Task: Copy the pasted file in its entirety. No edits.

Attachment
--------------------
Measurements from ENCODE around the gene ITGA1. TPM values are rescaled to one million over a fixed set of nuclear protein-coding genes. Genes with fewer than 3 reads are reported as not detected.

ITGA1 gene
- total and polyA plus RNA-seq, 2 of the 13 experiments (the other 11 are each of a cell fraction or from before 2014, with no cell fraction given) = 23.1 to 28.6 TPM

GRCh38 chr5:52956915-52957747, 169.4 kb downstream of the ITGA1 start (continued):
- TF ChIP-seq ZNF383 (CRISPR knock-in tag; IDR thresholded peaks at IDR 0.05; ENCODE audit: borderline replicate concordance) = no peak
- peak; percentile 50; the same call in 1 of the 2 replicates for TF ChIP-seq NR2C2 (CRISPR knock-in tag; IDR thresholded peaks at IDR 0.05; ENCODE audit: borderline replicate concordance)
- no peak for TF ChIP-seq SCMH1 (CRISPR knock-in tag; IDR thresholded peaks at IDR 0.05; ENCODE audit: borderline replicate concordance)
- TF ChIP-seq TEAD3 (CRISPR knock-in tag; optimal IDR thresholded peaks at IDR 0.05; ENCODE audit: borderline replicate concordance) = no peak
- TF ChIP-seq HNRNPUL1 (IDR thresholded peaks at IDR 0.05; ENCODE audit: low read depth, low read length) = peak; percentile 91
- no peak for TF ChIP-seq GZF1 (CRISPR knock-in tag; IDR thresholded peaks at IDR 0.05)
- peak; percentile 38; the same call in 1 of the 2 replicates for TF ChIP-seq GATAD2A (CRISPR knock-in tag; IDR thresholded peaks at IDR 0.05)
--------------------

Measurements from ENCODE around the gene ITGA1. TPM values are rescaled to one million over a fixed set of nuclear protein-coding genes. Genes with fewer than 3 reads are reported as not detected.

ITGA1 gene
- total and polyA plus RNA-seq, 2 of the 13 experiments (the other 11 are each of a cell fraction or from before 2014, with no cell fraction given) = 23.1 to 28.6 TPM

GRCh38 chr5:52956915-52957747, 169.4 kb downstream of the ITGA1 start (continued):
- TF ChIP-seq ZNF383 (CRISPR knock-in tag; IDR thresholded peaks at IDR 0.05; ENCODE audit: borderline replicate concordance) = no peak
- peak; percentile 50; the same call in 1 of the 2 replicates for TF ChIP-seq NR2C2 (CRISPR knock-in tag; IDR thresholded peaks at IDR 0.05; ENCODE audit: borderline replicate concordance)
- no peak for TF ChIP-seq SCMH1 (CRISPR knock-in tag; IDR thresholded peaks at IDR 0.05; ENCODE audit: borderline replicate concordance)
- TF ChIP-seq TEAD3 (CRISPR knock-in tag; optimal IDR thresholded peaks at IDR 0.05; ENCODE audit: borderline replicate concordance) = no peak
- TF ChIP-seq HNRNPUL1 (IDR thresholded peaks at IDR 0.05; ENCODE audit: low read depth, low read length) = peak; percentile 91
- no peak for TF ChIP-seq GZF1 (CRISPR knock-in tag; IDR thresholded peaks at IDR 0.05)
- peak; percentile 38; the same call in 1 of the 2 replicates for TF ChIP-seq GATAD2A (CRISPR knock-in tag; IDR thresholded peaks at IDR 0.05)